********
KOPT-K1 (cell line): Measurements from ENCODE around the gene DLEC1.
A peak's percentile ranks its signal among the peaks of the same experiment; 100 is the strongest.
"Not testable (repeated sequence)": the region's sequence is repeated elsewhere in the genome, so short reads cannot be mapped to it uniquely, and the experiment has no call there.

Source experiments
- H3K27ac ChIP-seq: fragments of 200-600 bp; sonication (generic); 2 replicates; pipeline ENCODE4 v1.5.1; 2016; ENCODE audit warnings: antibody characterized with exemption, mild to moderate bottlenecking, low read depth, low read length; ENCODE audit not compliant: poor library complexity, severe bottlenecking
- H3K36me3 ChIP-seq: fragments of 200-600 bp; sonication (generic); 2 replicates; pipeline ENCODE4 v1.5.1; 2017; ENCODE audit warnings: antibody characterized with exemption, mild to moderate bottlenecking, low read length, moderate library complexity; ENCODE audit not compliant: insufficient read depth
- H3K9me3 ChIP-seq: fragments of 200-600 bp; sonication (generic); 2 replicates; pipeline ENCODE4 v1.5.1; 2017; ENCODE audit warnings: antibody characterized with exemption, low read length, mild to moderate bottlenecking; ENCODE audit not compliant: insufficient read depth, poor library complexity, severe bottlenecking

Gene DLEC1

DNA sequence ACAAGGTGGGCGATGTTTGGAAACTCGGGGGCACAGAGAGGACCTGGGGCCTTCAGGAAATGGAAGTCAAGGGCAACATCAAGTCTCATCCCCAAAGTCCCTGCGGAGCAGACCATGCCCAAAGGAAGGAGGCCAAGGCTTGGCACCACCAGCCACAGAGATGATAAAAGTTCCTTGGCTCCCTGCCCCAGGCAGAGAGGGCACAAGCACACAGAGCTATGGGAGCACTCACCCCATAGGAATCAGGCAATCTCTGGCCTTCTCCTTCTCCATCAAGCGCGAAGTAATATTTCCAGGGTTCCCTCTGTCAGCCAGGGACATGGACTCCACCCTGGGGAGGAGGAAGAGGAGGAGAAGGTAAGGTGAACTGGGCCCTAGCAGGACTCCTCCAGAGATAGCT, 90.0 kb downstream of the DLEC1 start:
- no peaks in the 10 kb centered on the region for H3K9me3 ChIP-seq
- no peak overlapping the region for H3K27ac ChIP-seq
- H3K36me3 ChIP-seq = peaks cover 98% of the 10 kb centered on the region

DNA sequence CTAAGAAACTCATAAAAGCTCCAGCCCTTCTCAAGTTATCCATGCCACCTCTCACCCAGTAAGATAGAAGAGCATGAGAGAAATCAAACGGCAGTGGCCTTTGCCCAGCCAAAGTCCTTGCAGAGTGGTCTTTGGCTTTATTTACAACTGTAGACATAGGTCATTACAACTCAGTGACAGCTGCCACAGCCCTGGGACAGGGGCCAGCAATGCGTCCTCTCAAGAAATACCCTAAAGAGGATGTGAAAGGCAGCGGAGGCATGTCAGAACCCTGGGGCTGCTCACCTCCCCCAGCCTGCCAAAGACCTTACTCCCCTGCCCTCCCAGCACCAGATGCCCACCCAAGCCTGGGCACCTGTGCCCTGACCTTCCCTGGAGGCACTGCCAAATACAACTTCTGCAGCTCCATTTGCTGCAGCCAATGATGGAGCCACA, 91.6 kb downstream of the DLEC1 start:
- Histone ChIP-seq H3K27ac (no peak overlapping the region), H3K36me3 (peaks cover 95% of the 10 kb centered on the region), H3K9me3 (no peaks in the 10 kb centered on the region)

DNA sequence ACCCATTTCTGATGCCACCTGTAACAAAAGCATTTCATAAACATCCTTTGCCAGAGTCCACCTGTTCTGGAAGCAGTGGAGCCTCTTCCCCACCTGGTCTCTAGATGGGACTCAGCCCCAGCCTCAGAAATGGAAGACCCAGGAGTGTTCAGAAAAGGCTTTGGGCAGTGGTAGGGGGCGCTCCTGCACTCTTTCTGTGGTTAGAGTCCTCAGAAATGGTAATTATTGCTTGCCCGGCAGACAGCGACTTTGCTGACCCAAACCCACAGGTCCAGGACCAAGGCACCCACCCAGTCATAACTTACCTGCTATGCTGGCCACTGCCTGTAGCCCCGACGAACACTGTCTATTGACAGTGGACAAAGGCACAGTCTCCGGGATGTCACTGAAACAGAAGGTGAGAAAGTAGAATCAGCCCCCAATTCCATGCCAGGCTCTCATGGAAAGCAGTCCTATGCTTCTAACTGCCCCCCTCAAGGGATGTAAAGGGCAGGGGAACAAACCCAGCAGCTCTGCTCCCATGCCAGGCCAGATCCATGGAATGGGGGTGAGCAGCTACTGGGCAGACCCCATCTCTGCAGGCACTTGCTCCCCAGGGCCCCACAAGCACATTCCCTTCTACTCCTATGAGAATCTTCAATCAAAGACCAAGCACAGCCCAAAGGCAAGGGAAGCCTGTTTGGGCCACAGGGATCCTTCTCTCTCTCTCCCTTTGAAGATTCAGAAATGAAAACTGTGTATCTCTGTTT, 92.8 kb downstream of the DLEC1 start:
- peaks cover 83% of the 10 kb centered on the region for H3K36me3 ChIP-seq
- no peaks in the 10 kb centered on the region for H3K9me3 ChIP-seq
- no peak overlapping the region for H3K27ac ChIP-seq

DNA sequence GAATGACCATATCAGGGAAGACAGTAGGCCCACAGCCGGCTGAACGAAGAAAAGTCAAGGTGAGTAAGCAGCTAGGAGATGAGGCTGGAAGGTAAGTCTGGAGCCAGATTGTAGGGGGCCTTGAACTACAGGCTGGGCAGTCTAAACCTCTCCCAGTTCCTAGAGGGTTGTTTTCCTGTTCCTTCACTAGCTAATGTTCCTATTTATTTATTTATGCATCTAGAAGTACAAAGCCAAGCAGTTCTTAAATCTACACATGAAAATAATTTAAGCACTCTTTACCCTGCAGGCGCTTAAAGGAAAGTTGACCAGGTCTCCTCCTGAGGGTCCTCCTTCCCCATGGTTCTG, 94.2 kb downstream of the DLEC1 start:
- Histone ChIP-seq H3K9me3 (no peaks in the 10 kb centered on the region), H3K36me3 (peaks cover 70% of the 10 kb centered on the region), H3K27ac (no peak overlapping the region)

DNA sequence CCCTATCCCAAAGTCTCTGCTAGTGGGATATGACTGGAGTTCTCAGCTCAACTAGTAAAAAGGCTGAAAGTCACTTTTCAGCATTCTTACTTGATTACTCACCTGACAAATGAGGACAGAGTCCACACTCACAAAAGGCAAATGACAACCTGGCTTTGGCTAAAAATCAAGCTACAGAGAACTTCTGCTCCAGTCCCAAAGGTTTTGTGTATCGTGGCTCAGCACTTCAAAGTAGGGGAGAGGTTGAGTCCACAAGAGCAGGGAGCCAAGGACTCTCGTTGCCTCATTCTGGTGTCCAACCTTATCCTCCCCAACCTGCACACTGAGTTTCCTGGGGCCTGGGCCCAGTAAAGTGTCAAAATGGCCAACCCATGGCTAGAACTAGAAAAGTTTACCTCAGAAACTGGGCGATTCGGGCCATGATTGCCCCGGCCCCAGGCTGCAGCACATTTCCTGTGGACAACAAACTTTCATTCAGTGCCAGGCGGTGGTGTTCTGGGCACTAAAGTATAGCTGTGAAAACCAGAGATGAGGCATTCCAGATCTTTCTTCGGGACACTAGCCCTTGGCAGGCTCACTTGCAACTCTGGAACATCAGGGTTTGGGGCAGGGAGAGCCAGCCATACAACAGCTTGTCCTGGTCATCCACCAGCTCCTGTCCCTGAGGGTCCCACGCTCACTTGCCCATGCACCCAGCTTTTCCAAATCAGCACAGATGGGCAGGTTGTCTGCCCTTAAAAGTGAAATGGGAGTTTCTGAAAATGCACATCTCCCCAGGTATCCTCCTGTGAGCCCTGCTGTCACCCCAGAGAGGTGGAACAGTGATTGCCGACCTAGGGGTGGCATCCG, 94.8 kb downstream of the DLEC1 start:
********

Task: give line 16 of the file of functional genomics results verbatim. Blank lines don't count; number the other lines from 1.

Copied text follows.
- peaks cover 83% of the 10 kb centered on the region for H3K36me3 ChIP-seq